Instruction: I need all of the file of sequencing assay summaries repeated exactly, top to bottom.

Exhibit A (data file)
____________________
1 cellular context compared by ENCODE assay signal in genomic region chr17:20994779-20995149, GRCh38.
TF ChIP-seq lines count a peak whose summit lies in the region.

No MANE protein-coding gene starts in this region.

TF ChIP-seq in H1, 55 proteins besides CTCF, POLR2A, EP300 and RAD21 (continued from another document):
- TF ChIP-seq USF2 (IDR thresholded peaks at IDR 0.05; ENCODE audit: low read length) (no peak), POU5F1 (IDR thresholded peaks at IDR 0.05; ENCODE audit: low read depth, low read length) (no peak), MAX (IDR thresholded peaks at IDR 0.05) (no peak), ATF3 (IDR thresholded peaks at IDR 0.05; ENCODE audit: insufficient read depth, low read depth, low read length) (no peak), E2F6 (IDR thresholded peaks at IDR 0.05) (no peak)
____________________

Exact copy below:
1 cellular context compared by ENCODE assay signal in genomic region chr17:20994779-20995149, GRCh38.
TF ChIP-seq lines count a peak whose summit lies in the region.

No MANE protein-coding gene starts in this region.

TF ChIP-seq in H1, 55 proteins besides CTCF, POLR2A, EP300 and RAD21 (continued from another document):
- TF ChIP-seq USF2 (IDR thresholded peaks at IDR 0.05; ENCODE audit: low read length) (no peak), POU5F1 (IDR thresholded peaks at IDR 0.05; ENCODE audit: low read depth, low read length) (no peak), MAX (IDR thresholded peaks at IDR 0.05) (no peak), ATF3 (IDR thresholded peaks at IDR 0.05; ENCODE audit: insufficient read depth, low read depth, low read length) (no peak), E2F6 (IDR thresholded peaks at IDR 0.05) (no peak)